Here are some additional examples of angles with their measurements:

angle measurement

Angle Measurement – Radian Measure

Radian measure is slightly more complex than the degree measure. Imagine a circle with a radius of 1 unit. Next, imagine an arc of the circle having a length of 1 unit. The angle subtended by this arc at the centre of the circle has a measure of 1 radian. Here is how it looks:

angle measurement

Here are some more examples of angles that measure -1 radian, 1\( \frac {1}{2} \) radian, and -1\( \frac {1}{2} \) radian.

angle measurement

The circumference of a circle = 2πr … where r is the radius of the circle. Hence, for a circle with a radius of 1 unit, the circumference is 2π. Hence, one complete revolution of the initial side subtends an angle of 2π radian at the centre. Generalizing this, we have

In a circle of radius r, an arc of length r subtends an angle of 1 radian at the centre. Hence, in a circle of radius r, an arc of length l will subtend an angle = \( \frac {l}{r} \) radian. Generalizing this, we have, in a circle of radius r, if an arc of length l subtends an angle θ radian at the centre, then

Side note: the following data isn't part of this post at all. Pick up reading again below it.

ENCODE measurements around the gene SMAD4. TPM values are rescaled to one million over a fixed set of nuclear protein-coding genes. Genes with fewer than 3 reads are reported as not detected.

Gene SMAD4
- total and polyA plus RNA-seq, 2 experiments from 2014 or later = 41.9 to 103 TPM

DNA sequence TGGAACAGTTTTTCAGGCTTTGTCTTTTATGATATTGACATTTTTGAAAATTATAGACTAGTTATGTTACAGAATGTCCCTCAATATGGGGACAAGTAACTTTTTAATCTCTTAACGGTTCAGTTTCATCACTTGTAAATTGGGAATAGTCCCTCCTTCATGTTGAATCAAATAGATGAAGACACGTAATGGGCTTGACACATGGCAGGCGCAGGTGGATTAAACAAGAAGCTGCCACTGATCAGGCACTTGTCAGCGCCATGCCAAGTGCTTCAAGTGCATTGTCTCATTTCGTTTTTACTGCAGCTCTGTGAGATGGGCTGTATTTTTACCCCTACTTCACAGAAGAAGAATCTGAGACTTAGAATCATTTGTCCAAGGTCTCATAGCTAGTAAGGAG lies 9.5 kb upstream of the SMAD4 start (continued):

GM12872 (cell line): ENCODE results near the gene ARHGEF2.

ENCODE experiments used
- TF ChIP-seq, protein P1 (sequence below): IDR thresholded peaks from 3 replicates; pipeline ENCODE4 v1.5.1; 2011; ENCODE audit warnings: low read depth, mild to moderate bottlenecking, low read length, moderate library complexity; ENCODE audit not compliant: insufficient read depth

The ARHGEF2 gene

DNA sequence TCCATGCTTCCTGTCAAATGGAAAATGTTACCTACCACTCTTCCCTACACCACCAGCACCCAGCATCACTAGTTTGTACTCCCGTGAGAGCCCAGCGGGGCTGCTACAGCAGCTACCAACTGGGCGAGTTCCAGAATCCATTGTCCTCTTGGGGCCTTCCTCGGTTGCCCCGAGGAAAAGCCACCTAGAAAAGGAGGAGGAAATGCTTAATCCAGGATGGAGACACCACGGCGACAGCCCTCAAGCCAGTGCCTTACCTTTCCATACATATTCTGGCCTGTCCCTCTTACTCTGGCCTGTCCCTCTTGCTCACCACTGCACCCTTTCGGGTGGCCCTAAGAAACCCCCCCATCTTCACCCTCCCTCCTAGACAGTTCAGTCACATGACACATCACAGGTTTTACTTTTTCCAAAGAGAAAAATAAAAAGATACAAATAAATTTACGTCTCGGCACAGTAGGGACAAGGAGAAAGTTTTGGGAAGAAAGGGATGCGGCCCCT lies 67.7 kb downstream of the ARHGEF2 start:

θ = \( \frac {l}{r} \)

l = r θ.

The Relation between Radian and Real Numbers

Radian measures and real numbers are one and the same. Let’s see how: consider a unit circle with centre O. Let A be any point on the circle and OA be the initial side of the angle as shown below:

angle measurement

Now, consider a line PAQ drawn tangential to the circle at point A. Also, let A be the real number zero. Hence, line AP represents the positive real numbers and line AQ represents the negative real numbers. Further, let’s drag the line AP along the circumference of the circle in the anticlockwise direction.